Asanga Abeygoonasekera, Prof. Maithree Wickremesinghe, Prof. Gunapala Nanayakkara and Dr. Anura Ekanayake at the panel discussion. | Pic by Chandana Wijesinghe

Experts last week stated that Sri Lanka needed to look at the implementation and usage innovative tools that needed to monitor and keep a track on good governance is practiced in corporates and institutions island-wide, which would also include the participation of the people.

Former Executive Director of the Lakshman Kadirgamar Institute for International Relations and Strategic Studies (LKIIRSS), Asanga Abeygoonesekera explained some of the innovative tools that could come in handy when establishing good governance in the country’s institutions.

In his presentation, Abeygoonasekera said that Sri Lanka had the potential to be an example for good governance if proper tools were used to ensure that good practice is followed in local institutions.

“This is the third time I am speaking of good governance in this venue this month. It shows how important the topic is,” he told the participants at the conference.

Speaking further, he pointed out that countries around the globe were shifting from factor-driven economies to efficiency-driven economies and towards innovation-driven economies.

He pointed out that as far as South Asia was concerned Sri Lanka and Bhutan were two countries that were making the shift from factor-driven economy to efficiency-driven economy.

However, he opined that the country needed to move further towards innovative economy where young innovators are encouraged and their patents protected.

One of the key tools suggested by Abeygoonasekera was the use of the latest portals such as websites and internet through which the public could also take part in the process.

He cited an example where several countries had websites for the public to state instances where they had given bribes to officials. “In countries like India, which has a strong Right to Information Act, the people actually name the officials,” he said.

“We launched a similar website in Sri Lanka recently and such tools would help the people to be part of the process,” he said.
Sri Lanka today has seen a lot of changes in terms of politics, policies and the future outlook of the country’s economy, thanks mainly to the Presidential election in January this year, and later on due to the General Election which brought about a certain sense of stability to the economy.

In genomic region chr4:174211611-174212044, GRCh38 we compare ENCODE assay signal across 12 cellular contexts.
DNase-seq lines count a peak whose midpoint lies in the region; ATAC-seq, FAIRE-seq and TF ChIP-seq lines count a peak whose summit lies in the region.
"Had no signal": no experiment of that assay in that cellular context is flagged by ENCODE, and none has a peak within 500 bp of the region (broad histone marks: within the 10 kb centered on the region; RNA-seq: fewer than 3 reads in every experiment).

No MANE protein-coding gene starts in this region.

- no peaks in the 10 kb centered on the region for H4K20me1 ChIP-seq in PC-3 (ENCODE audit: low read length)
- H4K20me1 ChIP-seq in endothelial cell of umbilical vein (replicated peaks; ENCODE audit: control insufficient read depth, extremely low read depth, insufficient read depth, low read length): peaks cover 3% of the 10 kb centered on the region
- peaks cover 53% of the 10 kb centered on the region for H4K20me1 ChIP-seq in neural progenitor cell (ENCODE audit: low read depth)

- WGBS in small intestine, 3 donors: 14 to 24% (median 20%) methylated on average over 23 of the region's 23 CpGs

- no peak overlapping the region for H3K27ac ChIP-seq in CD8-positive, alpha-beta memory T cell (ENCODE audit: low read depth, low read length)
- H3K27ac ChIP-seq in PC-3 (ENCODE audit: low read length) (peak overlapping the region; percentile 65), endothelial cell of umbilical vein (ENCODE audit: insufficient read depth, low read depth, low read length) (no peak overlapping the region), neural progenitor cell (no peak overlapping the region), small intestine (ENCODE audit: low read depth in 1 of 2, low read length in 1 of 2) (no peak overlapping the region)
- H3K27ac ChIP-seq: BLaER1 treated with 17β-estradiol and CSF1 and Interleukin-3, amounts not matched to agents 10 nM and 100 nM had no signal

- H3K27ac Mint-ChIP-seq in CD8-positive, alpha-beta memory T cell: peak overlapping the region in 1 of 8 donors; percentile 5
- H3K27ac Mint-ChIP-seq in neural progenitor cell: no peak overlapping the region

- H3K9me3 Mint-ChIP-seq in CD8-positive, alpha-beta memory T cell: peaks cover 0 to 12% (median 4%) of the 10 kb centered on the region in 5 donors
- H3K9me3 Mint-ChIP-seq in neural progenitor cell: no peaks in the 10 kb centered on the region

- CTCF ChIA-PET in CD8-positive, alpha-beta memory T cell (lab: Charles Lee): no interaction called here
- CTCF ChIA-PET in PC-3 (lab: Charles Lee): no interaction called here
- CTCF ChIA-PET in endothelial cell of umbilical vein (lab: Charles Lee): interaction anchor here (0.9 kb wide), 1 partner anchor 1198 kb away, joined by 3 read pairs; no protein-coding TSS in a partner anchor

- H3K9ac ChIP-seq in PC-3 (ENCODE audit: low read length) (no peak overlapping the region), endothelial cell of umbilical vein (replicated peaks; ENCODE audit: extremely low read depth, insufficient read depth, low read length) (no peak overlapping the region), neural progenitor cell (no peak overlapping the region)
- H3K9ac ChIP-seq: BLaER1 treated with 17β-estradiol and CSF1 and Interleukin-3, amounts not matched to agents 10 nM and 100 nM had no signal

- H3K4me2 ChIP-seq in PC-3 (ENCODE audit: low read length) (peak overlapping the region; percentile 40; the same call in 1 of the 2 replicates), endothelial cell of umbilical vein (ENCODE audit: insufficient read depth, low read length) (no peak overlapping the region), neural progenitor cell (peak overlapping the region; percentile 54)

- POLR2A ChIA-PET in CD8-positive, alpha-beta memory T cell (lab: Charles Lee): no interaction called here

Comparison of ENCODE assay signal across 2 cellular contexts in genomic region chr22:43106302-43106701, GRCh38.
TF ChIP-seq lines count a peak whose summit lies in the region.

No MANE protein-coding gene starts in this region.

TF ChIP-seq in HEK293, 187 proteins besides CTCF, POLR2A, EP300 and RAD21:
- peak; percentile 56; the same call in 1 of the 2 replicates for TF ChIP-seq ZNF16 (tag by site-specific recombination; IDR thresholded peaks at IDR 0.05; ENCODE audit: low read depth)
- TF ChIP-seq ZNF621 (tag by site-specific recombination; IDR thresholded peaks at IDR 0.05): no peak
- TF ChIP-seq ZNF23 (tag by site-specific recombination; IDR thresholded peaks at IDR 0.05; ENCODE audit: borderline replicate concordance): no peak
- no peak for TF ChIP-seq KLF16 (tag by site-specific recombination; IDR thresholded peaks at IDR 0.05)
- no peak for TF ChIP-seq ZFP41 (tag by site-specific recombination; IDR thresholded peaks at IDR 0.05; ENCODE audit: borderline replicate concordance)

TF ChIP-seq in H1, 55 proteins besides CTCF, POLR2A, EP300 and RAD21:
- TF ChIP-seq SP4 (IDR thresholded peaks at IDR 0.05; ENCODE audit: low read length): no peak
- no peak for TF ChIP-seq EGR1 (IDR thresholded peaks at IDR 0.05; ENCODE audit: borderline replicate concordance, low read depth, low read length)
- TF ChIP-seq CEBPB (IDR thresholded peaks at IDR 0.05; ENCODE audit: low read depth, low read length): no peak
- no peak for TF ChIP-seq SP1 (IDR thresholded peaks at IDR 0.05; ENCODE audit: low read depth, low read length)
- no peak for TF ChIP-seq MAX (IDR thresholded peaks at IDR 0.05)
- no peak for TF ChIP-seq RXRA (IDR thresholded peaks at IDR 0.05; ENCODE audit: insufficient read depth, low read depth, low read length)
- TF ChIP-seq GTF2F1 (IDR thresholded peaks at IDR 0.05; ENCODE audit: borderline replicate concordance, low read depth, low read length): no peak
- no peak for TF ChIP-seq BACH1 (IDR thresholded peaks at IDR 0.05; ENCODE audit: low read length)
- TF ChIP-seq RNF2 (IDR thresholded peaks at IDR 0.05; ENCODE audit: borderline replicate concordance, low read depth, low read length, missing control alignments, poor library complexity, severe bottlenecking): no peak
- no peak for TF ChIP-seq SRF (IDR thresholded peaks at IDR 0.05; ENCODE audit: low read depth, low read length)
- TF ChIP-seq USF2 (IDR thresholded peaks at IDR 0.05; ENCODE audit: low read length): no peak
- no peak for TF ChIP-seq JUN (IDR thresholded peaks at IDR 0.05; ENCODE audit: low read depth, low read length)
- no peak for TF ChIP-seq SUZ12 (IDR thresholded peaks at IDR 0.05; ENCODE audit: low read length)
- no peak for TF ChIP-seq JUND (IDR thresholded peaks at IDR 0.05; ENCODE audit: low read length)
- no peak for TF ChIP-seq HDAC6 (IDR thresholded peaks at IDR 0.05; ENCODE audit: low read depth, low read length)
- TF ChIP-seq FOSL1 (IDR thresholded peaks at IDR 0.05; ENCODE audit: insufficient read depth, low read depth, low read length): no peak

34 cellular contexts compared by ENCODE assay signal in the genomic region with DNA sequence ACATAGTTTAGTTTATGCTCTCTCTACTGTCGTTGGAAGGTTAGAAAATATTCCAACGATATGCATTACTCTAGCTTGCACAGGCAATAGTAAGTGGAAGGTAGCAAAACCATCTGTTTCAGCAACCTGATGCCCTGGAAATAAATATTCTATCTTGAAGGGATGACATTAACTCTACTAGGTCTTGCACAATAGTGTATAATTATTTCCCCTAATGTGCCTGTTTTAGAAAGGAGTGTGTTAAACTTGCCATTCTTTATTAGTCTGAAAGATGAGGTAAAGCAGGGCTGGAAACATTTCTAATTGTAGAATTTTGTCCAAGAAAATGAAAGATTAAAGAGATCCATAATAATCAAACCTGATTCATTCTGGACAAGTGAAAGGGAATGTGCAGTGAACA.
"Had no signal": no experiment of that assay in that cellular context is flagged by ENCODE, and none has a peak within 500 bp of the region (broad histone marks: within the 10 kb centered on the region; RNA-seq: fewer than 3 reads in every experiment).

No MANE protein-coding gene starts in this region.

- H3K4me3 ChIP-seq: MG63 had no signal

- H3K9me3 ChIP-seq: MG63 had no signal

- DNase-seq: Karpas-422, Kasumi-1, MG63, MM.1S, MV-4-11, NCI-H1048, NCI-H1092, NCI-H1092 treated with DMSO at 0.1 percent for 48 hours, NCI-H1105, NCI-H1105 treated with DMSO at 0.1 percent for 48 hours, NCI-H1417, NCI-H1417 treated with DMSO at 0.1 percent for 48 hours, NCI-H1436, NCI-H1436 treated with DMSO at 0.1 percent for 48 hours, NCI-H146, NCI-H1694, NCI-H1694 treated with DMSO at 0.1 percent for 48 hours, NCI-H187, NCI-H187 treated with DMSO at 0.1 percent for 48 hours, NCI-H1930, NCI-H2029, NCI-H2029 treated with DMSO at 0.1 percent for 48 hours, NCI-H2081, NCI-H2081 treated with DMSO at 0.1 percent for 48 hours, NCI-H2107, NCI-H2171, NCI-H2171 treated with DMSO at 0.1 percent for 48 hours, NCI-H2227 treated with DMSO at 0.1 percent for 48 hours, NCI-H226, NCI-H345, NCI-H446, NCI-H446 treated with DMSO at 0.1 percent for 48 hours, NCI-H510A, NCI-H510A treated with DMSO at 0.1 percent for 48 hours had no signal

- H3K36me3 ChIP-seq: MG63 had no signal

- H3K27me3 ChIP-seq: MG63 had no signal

If there was one key factor which the country’s progress during the past few months was centered upon, it would be the concept of good governance. Good governance, which had been a term that had become a mantra of sorts in the country’s political arena has also extended to the country’s other sectors as well.

The change in the political sphere has now started seeping into institutional structures in the public and private sectors of the country. Today, that mantra is being uttered by these institutions as well.

Recently, the Institute of Management of Sri Lanka (IMSL) conducted a conference titled ‘Good Governance: Challenges and Strategies’ which saw the participation of personalities representing several segments of the corporate sector.

Establishment of a budget office
Prime Minister, Ranil Wickremesinghe who was the Chief Guest at the event said that the government was looking at establishing a parliamentary budget office in order to control the public finances.
“We are proposing an oversight committees following the model of the European Union Parliament, a parliamentary budget office because it is the Parliament’s duty to keep control of public finances and making the Jayewardene Centre a research and training center for Parliament,” he said during the keynote address.

The conference focused on the aspects that needed to be taken into consideration when ensuring good governance at institutional levels in the country.

One of the key factors that were brought to the fore during the discussion was the tools that could be used to monitor the manner in which the concept of good governance is implemented.
Good governance, even though synonymous with those in power in the country, and in organizations, cannot be established to the fullest without the participation of the public.

While Abeygoonasekera explained the tools, aspects such as public participation and wider inclusivity too were topics that were discussed.

Speaking at the conference, Professor of English at the University of Kelaniya, Maithree Wickremesinghe emphasized the importance of inclusivity, where all segments of the society are part of the process. She emphasized the importance of inclusivity of a wider section of people in organizational level when ensuring the establishment of good governance.

Prof. Wickremesinghe in her presentation to the audience pointed out that in the participation of women, who constituted 51% of the population, had a mere five percent representation in all strata of politics.

A methodology
While she stated that good governance was considered to the prescription for all ills, it was usually looked at as an end product. “Good governance should not be looked at as an outcome of a process. Instead, it should be part of the process towards another outcome,” she said.

Accordingly, good governance becomes a methodology through which the greater goals and targets of a country, or an institution is achieved. “Otherwise we will be stuck,” she added.

“It should be part of a cohesive process aimed at achieving wider aspirations in terms of freedom, equity and reconciliation,” Prof. Wickremesinghe in her presentation added.